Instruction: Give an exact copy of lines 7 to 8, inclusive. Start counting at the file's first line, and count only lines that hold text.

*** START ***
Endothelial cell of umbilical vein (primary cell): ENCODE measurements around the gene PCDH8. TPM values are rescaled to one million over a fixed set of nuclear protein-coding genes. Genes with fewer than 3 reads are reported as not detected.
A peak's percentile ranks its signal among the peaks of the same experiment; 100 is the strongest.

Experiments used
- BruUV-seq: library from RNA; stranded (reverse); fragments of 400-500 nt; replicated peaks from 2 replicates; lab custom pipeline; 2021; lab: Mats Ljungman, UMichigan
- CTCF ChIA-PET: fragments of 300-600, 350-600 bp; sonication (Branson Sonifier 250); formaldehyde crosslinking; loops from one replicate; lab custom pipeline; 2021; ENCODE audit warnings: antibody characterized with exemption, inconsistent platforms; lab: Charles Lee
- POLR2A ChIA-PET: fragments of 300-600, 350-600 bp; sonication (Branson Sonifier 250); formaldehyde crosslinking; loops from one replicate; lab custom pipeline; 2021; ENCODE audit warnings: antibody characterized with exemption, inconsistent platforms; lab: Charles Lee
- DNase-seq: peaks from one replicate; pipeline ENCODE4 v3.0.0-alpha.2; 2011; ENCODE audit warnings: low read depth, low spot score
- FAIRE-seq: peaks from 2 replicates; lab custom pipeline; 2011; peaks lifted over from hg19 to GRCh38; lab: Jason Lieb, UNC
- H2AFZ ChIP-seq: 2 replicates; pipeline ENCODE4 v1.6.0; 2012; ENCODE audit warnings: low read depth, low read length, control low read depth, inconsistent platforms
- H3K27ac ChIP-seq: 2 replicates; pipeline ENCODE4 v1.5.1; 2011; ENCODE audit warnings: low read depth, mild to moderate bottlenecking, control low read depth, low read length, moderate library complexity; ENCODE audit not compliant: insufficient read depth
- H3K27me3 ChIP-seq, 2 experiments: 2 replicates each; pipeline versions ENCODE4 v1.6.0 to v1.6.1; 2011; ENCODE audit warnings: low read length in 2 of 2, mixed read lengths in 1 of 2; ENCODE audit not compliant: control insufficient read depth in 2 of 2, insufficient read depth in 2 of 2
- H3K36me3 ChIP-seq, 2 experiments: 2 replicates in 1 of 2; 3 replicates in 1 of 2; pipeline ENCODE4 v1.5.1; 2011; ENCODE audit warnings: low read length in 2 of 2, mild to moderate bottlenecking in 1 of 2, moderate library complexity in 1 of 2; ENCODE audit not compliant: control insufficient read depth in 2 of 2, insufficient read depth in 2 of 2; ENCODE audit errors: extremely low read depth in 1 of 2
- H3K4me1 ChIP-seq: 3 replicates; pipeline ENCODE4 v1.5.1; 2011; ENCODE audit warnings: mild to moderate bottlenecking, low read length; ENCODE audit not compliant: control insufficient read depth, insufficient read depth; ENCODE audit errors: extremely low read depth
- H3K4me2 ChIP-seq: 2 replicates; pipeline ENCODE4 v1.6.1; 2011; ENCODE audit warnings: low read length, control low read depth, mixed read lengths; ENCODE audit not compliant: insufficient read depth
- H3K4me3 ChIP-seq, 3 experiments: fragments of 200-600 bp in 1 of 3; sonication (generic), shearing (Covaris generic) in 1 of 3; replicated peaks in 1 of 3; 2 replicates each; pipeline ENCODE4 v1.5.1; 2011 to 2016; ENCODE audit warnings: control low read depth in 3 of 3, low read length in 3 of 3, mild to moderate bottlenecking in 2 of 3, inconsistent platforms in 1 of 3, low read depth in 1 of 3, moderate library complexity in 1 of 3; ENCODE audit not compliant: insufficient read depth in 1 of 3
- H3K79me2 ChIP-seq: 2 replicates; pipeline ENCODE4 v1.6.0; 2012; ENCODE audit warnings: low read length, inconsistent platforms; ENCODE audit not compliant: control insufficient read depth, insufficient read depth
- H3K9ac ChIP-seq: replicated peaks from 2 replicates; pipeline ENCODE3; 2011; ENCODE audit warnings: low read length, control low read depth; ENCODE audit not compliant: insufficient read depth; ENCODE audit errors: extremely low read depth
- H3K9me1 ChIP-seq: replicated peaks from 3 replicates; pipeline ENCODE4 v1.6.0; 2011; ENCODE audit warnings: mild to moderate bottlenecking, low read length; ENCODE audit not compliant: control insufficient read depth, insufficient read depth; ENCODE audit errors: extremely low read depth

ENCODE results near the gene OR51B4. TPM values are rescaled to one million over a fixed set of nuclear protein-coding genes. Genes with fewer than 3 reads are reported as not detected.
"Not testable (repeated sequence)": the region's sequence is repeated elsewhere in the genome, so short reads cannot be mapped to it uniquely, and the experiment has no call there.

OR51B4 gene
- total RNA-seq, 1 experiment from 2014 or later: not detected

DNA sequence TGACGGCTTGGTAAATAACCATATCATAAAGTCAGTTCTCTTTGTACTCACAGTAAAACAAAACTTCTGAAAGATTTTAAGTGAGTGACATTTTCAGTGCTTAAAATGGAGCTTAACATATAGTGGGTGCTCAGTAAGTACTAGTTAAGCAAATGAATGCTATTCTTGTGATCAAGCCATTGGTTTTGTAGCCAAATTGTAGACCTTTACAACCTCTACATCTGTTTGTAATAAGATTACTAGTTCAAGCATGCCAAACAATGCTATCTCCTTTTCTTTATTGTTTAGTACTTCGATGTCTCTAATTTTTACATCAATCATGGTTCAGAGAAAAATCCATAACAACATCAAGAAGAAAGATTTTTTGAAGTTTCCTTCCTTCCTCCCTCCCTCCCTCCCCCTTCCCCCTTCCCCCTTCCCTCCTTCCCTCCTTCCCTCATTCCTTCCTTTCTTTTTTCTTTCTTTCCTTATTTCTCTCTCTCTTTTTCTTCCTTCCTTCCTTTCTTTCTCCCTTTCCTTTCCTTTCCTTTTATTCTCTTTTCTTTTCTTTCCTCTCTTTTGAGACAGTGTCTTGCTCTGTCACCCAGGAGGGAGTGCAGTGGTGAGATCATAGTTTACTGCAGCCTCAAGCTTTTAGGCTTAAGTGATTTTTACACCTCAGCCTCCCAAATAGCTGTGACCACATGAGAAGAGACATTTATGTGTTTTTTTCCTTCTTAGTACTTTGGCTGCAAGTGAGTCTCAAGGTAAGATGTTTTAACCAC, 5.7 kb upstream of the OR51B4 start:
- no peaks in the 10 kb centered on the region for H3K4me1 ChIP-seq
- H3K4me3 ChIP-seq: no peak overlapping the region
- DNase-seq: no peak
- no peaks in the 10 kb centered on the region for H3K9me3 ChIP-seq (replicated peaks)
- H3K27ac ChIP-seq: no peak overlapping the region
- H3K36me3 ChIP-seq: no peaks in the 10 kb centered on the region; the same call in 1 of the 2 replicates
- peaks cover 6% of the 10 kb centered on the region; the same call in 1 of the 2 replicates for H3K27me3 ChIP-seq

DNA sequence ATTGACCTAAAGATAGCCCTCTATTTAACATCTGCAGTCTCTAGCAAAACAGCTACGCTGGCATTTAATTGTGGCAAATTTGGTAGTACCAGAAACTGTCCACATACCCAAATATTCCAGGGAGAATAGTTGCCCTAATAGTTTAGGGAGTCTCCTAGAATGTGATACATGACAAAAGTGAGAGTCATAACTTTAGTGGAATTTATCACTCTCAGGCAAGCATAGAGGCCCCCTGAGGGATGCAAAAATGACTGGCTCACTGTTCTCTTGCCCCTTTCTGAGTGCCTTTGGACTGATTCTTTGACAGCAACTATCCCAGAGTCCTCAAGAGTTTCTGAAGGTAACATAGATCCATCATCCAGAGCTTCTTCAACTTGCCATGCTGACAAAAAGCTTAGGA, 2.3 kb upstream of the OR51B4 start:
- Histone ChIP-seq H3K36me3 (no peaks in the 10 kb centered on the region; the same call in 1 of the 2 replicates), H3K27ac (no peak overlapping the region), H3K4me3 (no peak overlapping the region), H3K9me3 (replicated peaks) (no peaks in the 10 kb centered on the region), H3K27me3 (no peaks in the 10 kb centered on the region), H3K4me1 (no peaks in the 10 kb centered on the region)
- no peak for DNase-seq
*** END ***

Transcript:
- DNase-seq: peaks from one replicate; pipeline ENCODE4 v3.0.0-alpha.2; 2011; ENCODE audit warnings: low read depth, low spot score
- FAIRE-seq: peaks from 2 replicates; lab custom pipeline; 2011; peaks lifted over from hg19 to GRCh38; lab: Jason Lieb, UNC